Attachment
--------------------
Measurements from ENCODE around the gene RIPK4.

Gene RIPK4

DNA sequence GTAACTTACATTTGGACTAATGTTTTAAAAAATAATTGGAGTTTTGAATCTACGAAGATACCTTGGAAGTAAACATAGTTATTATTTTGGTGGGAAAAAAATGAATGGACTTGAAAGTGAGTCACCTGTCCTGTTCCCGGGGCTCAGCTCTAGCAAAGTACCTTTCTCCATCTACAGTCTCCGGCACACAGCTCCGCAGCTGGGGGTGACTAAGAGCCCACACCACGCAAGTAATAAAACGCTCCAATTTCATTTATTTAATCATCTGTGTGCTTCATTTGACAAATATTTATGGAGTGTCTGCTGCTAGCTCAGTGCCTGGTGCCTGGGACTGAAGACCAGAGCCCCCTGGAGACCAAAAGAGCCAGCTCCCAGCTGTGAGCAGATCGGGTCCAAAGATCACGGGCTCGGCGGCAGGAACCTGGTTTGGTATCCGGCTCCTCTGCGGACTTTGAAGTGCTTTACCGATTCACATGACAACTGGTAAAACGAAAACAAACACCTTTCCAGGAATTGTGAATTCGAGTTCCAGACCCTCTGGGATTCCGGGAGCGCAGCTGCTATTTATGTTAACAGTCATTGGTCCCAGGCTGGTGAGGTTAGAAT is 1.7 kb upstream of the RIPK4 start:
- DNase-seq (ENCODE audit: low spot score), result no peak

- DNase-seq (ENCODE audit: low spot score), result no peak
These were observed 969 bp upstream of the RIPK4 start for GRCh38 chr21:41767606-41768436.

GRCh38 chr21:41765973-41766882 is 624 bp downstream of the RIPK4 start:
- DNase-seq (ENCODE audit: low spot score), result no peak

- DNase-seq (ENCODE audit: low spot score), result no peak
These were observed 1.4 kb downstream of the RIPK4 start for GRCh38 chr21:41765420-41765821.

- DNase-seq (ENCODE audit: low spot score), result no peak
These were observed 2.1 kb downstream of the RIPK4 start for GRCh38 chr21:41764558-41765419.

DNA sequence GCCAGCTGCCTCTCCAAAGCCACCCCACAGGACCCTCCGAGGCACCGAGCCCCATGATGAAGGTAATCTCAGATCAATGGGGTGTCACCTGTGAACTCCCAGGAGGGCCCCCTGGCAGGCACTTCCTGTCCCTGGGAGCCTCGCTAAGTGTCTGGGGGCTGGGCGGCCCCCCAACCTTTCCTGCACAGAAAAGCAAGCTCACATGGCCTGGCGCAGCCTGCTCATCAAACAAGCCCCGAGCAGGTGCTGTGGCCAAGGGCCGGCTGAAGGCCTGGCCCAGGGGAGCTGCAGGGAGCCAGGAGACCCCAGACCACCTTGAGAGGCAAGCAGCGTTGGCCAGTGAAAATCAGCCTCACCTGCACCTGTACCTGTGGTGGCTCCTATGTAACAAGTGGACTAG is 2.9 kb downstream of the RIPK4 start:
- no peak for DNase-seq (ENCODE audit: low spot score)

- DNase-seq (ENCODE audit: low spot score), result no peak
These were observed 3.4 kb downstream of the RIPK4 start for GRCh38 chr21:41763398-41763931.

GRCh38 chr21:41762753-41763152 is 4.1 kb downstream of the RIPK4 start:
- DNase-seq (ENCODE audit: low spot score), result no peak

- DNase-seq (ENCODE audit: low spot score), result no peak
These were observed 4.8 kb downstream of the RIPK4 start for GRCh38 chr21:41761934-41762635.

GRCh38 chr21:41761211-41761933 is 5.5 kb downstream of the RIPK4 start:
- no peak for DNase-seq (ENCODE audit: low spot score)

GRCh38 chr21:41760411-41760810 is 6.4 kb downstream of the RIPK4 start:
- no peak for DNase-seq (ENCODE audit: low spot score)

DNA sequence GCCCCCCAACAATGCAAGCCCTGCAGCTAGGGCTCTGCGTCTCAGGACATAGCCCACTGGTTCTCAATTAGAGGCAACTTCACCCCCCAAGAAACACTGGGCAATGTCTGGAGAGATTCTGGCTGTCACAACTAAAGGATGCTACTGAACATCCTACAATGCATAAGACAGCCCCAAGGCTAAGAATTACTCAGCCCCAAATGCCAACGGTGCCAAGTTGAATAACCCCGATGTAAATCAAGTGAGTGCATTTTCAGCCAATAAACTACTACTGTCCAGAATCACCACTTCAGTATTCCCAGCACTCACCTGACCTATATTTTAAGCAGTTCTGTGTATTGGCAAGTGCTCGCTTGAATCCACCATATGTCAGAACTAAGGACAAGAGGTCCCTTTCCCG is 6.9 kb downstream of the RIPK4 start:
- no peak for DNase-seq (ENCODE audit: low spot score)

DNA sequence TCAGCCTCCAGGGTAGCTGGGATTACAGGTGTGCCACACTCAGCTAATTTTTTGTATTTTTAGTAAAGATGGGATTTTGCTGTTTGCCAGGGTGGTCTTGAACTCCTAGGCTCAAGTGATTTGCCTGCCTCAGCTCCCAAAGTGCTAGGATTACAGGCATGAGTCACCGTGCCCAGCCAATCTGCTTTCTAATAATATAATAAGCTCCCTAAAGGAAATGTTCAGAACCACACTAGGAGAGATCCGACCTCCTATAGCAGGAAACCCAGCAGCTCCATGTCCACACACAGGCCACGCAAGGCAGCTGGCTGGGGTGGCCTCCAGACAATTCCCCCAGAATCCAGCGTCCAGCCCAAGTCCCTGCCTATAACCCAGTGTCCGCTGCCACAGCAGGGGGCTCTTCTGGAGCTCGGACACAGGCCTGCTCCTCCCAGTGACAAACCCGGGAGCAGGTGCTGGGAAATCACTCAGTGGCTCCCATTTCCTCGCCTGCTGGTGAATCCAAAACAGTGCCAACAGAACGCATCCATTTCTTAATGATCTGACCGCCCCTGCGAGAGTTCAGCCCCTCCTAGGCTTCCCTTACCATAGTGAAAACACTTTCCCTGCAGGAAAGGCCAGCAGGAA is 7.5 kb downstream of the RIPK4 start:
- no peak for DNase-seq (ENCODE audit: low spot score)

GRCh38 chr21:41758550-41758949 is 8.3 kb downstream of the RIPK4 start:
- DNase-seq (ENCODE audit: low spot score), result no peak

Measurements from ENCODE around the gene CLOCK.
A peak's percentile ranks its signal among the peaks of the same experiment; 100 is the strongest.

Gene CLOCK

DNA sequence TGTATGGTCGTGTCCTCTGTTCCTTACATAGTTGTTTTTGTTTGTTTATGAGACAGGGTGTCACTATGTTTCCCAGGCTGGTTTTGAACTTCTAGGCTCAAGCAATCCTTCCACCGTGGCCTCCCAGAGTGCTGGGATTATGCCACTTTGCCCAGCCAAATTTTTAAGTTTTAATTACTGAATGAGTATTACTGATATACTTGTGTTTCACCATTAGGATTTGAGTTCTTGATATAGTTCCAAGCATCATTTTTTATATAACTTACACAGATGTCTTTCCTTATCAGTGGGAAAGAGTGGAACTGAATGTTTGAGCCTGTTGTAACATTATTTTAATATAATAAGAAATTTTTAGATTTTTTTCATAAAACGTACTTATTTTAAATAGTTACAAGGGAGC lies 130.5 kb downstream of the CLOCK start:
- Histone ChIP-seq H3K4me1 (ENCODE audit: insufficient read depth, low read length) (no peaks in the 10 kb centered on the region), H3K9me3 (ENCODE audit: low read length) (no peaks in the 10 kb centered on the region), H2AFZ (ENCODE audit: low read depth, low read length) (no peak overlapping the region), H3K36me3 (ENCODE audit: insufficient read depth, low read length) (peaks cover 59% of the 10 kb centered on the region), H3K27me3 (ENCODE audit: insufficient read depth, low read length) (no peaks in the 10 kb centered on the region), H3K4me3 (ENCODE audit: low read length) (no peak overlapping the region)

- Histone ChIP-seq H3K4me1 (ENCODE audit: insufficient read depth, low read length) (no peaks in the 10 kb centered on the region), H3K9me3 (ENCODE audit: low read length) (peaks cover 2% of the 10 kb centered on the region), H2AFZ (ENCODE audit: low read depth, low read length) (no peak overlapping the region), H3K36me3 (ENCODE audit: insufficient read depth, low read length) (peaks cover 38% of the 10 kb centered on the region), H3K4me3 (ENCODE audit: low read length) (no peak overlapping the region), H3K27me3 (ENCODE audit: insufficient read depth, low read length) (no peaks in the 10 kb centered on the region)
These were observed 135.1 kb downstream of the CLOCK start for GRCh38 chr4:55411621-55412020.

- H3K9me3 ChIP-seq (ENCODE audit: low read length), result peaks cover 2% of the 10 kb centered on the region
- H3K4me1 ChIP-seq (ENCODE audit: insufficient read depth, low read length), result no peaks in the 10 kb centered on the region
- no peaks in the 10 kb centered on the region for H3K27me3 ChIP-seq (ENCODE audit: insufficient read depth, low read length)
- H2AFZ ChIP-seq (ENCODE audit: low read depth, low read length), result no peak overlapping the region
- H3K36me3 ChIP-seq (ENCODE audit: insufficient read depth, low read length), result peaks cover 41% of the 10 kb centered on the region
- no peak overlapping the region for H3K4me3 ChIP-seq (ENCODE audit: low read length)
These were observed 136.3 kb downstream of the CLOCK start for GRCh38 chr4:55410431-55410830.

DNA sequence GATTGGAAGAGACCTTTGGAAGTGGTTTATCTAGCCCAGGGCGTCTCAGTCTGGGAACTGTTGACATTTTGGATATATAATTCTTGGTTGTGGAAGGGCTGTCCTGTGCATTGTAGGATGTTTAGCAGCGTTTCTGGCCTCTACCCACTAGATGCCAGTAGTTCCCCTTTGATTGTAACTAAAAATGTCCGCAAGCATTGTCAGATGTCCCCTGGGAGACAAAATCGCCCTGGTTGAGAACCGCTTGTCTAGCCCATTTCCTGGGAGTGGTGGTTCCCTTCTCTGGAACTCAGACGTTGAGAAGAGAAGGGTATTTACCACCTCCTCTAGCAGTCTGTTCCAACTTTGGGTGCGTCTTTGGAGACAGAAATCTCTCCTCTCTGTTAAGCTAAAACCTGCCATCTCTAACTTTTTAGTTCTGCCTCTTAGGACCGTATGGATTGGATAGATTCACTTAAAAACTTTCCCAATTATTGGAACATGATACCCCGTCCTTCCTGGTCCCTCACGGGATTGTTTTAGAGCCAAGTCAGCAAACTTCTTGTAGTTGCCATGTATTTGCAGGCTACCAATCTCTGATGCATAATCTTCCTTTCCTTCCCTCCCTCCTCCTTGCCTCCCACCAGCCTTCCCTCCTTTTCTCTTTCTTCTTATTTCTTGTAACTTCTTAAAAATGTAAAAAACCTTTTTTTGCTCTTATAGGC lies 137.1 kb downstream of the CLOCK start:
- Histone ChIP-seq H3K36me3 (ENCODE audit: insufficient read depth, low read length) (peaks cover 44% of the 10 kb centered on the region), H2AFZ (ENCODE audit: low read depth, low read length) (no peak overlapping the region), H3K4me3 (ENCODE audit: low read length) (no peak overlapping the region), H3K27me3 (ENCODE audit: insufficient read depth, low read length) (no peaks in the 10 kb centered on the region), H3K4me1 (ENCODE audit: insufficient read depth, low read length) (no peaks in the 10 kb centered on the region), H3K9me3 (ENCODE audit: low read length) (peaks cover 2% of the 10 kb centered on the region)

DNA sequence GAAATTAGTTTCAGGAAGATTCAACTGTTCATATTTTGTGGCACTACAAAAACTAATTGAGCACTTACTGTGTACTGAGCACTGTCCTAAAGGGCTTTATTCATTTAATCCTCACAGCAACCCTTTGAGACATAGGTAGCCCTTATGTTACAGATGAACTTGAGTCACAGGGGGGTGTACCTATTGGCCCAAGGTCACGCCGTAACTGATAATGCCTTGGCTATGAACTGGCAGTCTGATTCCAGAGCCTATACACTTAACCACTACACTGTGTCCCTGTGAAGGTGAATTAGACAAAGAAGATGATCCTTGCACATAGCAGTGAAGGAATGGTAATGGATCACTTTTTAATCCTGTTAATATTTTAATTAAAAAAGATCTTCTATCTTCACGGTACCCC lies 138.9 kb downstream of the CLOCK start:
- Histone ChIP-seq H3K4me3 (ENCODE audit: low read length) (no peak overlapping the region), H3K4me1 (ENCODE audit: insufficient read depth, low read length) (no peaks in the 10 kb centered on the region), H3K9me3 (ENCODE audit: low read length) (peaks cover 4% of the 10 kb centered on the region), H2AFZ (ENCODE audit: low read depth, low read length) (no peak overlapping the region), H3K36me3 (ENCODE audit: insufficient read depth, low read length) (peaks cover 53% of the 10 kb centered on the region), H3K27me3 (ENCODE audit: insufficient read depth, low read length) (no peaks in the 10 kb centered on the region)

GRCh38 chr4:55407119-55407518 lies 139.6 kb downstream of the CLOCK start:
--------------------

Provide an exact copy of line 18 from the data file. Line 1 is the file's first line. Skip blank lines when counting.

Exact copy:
- DNase-seq (ENCODE audit: low spot score), result no peak